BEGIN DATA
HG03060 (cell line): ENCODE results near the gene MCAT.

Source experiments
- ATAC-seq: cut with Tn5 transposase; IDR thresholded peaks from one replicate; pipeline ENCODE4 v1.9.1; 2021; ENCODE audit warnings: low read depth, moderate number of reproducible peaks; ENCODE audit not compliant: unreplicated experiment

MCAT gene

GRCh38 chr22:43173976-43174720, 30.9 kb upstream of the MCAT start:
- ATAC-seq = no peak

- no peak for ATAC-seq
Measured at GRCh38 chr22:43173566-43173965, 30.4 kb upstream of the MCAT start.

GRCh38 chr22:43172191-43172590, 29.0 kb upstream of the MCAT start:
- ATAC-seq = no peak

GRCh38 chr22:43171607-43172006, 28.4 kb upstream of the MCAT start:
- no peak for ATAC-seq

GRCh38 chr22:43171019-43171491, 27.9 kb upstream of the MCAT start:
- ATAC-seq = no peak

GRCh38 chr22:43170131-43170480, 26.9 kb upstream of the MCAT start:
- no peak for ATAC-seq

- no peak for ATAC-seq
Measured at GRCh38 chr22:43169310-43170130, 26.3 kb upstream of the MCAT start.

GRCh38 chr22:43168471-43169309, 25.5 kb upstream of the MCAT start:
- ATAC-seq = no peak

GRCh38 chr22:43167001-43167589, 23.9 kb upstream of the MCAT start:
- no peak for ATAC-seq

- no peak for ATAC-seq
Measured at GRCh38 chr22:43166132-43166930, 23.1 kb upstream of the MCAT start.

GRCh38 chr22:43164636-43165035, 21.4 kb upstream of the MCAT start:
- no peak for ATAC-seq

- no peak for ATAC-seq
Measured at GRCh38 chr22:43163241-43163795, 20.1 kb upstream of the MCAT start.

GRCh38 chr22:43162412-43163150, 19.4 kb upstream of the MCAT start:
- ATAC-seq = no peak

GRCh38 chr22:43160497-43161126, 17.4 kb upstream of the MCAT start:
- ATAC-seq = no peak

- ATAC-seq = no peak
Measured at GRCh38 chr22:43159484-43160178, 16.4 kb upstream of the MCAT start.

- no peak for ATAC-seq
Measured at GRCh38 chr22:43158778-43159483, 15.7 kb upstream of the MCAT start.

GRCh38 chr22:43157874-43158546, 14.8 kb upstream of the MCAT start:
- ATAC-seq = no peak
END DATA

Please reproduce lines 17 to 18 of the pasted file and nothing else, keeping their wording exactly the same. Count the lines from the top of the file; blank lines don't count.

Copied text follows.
- no peak for ATAC-seq
Measured at GRCh38 chr22:43169310-43170130, 26.3 kb upstream of the MCAT start.